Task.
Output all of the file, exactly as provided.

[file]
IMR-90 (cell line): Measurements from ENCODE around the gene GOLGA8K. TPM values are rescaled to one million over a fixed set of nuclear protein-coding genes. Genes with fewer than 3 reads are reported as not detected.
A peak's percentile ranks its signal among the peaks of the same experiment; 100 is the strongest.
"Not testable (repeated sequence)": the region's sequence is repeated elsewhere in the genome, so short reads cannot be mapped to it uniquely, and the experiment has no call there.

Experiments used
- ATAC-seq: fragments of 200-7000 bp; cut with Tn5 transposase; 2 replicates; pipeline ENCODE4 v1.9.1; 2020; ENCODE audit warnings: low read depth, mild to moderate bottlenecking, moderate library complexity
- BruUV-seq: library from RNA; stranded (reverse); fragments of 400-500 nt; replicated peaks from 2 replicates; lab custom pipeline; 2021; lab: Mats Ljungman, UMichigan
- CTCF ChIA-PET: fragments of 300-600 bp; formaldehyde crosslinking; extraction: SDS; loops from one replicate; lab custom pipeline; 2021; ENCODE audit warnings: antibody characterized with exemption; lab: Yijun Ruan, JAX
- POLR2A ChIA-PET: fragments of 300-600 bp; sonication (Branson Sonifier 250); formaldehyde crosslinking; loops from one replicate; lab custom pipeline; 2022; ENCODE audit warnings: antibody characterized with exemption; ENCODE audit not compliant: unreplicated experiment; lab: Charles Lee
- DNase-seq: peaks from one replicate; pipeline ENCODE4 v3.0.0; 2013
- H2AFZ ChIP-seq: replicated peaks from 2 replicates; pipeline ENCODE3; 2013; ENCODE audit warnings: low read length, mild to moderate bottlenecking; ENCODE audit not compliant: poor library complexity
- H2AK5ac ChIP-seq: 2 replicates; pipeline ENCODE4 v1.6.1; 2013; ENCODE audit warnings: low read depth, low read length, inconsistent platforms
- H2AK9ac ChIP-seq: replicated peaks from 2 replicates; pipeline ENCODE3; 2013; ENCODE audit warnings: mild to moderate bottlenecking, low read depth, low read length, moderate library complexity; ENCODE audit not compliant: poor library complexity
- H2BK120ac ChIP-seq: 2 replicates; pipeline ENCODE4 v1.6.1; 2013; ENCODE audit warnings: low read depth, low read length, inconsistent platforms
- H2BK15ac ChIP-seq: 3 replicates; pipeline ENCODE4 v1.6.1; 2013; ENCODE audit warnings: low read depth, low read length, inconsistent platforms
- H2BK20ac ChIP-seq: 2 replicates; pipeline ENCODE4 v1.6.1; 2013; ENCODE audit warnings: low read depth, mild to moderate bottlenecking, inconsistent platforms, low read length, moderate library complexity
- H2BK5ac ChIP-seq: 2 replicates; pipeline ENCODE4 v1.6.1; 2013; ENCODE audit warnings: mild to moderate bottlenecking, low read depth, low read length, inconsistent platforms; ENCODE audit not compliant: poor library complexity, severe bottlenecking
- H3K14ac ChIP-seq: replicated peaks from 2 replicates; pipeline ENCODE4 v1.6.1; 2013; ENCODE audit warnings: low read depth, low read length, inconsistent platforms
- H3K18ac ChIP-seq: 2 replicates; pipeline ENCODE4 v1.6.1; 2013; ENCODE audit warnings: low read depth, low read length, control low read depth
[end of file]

IMR-90 (cell line): Measurements from ENCODE around the gene GOLGA8K. TPM values are rescaled to one million over a fixed set of nuclear protein-coding genes. Genes with fewer than 3 reads are reported as not detected.
A peak's percentile ranks its signal among the peaks of the same experiment; 100 is the strongest.
"Not testable (repeated sequence)": the region's sequence is repeated elsewhere in the genome, so short reads cannot be mapped to it uniquely, and the experiment has no call there.

Experiments used
- ATAC-seq: fragments of 200-7000 bp; cut with Tn5 transposase; 2 replicates; pipeline ENCODE4 v1.9.1; 2020; ENCODE audit warnings: low read depth, mild to moderate bottlenecking, moderate library complexity
- BruUV-seq: library from RNA; stranded (reverse); fragments of 400-500 nt; replicated peaks from 2 replicates; lab custom pipeline; 2021; lab: Mats Ljungman, UMichigan
- CTCF ChIA-PET: fragments of 300-600 bp; formaldehyde crosslinking; extraction: SDS; loops from one replicate; lab custom pipeline; 2021; ENCODE audit warnings: antibody characterized with exemption; lab: Yijun Ruan, JAX
- POLR2A ChIA-PET: fragments of 300-600 bp; sonication (Branson Sonifier 250); formaldehyde crosslinking; loops from one replicate; lab custom pipeline; 2022; ENCODE audit warnings: antibody characterized with exemption; ENCODE audit not compliant: unreplicated experiment; lab: Charles Lee
- DNase-seq: peaks from one replicate; pipeline ENCODE4 v3.0.0; 2013
- H2AFZ ChIP-seq: replicated peaks from 2 replicates; pipeline ENCODE3; 2013; ENCODE audit warnings: low read length, mild to moderate bottlenecking; ENCODE audit not compliant: poor library complexity
- H2AK5ac ChIP-seq: 2 replicates; pipeline ENCODE4 v1.6.1; 2013; ENCODE audit warnings: low read depth, low read length, inconsistent platforms
- H2AK9ac ChIP-seq: replicated peaks from 2 replicates; pipeline ENCODE3; 2013; ENCODE audit warnings: mild to moderate bottlenecking, low read depth, low read length, moderate library complexity; ENCODE audit not compliant: poor library complexity
- H2BK120ac ChIP-seq: 2 replicates; pipeline ENCODE4 v1.6.1; 2013; ENCODE audit warnings: low read depth, low read length, inconsistent platforms
- H2BK15ac ChIP-seq: 3 replicates; pipeline ENCODE4 v1.6.1; 2013; ENCODE audit warnings: low read depth, low read length, inconsistent platforms
- H2BK20ac ChIP-seq: 2 replicates; pipeline ENCODE4 v1.6.1; 2013; ENCODE audit warnings: low read depth, mild to moderate bottlenecking, inconsistent platforms, low read length, moderate library complexity
- H2BK5ac ChIP-seq: 2 replicates; pipeline ENCODE4 v1.6.1; 2013; ENCODE audit warnings: mild to moderate bottlenecking, low read depth, low read length, inconsistent platforms; ENCODE audit not compliant: poor library complexity, severe bottlenecking
- H3K14ac ChIP-seq: replicated peaks from 2 replicates; pipeline ENCODE4 v1.6.1; 2013; ENCODE audit warnings: low read depth, low read length, inconsistent platforms
- H3K18ac ChIP-seq: 2 replicates; pipeline ENCODE4 v1.6.1; 2013; ENCODE audit warnings: low read depth, low read length, control low read depth